Things To Consider When Choosing To Purchase African Gold and The Ethics
There has been a rise in the jewelry industry that has led to a huge surge in demand for African Gold. The ethical dilemma of this is one that many are still trying to figure out. In this blog, we explore three different scenarios under which you can choose whether or not you would purchase African Gold.
The ethical dilemma of this is one that many are still trying to figure out. In this blog, we explore three different scenarios under which you can choose whether or not you would purchase African Gold.
If you have been following the market trends, then you would have surely noticed that there has been a recent surge in demand for gold. For a long time, there was a steady supply of gold. However, now the supply is much less than the demand. Due to this, people are actually paying premium prices in order to get their hands on some of this precious metal. In fact, it is said that some investors are even buying gold bars as an investment strategy if they cannot afford to buy jewelry made of gold!
While most people would associate an increase in demand for any product with an increased likelihood of shortage (i.e. the producer uses more of the resource to meet the demand), the greatest silver lining is that gold is actually not a finite resource. In fact, there are over 7,200 tons of gold on the planet. However, this does not mean that there will always be enough to meet the demand. This is because, as a precious metal, it is considered a nonrenewable resource as it does not naturally replenish itself but can only be mined from Earth’s crust. There are also certain chemicals and processes used in preparing and refining gold to make it malleable, which are harmful to both humans and the environment (in addition to being expensive).
As a result of the increasing demand for gold, there are clearly many benefits to be reaped. However, there are ethical issues that need to be resolved in order to determine how and where gold should be mined. African Gold is currently being picked up in masses in countries like Ghana and Burkina Faso. There is fear that the local people may lose their jobs as well as their land, homes, food supply and overall lifestyle due to the increase of gold mining.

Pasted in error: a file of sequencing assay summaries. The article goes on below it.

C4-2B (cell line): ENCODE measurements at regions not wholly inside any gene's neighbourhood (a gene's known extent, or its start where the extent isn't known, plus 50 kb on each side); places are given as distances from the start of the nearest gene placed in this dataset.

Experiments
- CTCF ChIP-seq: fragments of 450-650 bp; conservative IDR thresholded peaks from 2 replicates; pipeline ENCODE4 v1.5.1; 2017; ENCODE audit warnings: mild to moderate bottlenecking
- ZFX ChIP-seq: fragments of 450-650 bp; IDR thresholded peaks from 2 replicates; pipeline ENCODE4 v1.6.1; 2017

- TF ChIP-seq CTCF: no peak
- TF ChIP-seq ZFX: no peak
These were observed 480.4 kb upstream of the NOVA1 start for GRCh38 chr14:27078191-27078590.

There are several scenarios that we can discuss here.
Scenario one: Selling your own gold and using the money you earn to buy African gold. For example, if you have a chain necklace that has sentimental value to you but not much as far as monetary value is concerned, then you may want to sell it and use the money you earn from selling it in order to buy very high-quality African Gold jewelry. This way, not only are you able to sell your existing jewelry and get twice the value for it, but you also help improve life for someone else in Africa. However, the challenges here are that in order to do this, you will have to know that the gold you are about to buy is 100% pure. This is because if it is even a little bit less than that, then you would not be getting the full value for your jewelry.
Scenario two: Buying less expensive jewelry made of African Gold. In some instances, it may make more sense for you to buy cheaper jewelry made of African Gold rather than paying quite a bit more money for something that has been mined elsewhere in the world and is certified as being 100% pure gold.
Scenario three: Buying no jewelry at all. If you are conscious of the ethical issues associated with gold mining and the environment, or if you just don’t want to be a part of the industry, then you can try and choose not to buy gold at all.
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